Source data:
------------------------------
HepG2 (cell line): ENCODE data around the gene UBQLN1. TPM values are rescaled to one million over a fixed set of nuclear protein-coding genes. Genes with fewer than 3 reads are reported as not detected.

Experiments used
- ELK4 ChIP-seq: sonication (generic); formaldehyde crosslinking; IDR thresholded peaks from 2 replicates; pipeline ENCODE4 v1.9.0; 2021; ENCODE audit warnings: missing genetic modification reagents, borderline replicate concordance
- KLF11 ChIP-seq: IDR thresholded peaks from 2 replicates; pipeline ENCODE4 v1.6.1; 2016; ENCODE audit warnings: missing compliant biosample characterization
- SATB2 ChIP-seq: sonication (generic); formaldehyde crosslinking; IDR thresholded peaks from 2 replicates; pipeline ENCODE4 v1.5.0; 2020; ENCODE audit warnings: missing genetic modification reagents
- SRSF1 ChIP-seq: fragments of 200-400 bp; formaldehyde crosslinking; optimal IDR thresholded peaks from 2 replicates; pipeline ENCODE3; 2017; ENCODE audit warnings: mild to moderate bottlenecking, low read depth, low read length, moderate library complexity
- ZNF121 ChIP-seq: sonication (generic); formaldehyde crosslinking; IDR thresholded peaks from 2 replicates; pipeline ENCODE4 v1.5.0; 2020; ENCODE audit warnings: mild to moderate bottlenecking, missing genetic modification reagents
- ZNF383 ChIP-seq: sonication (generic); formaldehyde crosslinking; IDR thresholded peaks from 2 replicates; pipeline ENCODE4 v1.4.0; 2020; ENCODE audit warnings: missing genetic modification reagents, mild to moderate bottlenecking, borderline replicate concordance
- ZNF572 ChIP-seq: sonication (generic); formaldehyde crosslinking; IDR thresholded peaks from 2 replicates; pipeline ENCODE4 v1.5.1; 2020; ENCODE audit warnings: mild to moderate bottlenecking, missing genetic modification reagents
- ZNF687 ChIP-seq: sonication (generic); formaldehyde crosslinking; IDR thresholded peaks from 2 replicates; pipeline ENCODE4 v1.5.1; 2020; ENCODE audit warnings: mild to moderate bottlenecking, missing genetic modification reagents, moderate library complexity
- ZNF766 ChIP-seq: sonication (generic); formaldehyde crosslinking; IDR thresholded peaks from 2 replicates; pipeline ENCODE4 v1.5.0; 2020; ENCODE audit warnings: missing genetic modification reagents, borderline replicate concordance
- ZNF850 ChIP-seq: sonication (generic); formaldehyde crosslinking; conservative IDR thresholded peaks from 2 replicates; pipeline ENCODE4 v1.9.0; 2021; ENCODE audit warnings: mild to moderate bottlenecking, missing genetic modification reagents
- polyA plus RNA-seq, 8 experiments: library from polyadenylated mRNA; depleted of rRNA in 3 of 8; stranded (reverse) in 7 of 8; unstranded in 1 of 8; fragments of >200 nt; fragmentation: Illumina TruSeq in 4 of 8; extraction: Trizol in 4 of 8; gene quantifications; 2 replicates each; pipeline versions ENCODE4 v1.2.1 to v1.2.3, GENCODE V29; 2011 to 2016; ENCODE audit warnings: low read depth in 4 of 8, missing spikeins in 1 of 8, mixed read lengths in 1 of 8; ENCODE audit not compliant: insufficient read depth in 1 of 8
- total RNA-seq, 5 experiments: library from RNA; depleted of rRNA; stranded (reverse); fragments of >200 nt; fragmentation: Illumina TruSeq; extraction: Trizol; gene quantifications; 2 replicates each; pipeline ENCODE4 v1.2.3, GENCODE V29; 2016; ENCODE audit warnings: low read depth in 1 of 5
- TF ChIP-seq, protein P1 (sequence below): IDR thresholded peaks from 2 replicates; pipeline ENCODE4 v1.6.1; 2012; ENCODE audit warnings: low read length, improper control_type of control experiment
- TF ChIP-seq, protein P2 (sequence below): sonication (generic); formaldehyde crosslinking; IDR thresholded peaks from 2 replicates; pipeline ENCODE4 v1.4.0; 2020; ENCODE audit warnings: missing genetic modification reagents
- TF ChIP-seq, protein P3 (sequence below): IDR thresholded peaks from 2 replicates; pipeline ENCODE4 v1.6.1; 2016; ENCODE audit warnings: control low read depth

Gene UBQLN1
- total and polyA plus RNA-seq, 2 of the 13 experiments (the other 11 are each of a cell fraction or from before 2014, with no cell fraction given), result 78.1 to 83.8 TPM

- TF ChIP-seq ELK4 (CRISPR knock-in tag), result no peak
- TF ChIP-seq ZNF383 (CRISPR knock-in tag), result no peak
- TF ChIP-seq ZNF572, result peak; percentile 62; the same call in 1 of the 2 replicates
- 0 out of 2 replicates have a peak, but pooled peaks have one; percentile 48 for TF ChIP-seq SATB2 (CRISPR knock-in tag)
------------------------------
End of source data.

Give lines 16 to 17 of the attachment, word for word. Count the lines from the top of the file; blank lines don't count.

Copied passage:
- TF ChIP-seq, protein P2 (sequence below): sonication (generic); formaldehyde crosslinking; IDR thresholded peaks from 2 replicates; pipeline ENCODE4 v1.4.0; 2020; ENCODE audit warnings: missing genetic modification reagents
- TF ChIP-seq, protein P3 (sequence below): IDR thresholded peaks from 2 replicates; pipeline ENCODE4 v1.6.1; 2016; ENCODE audit warnings: control low read depth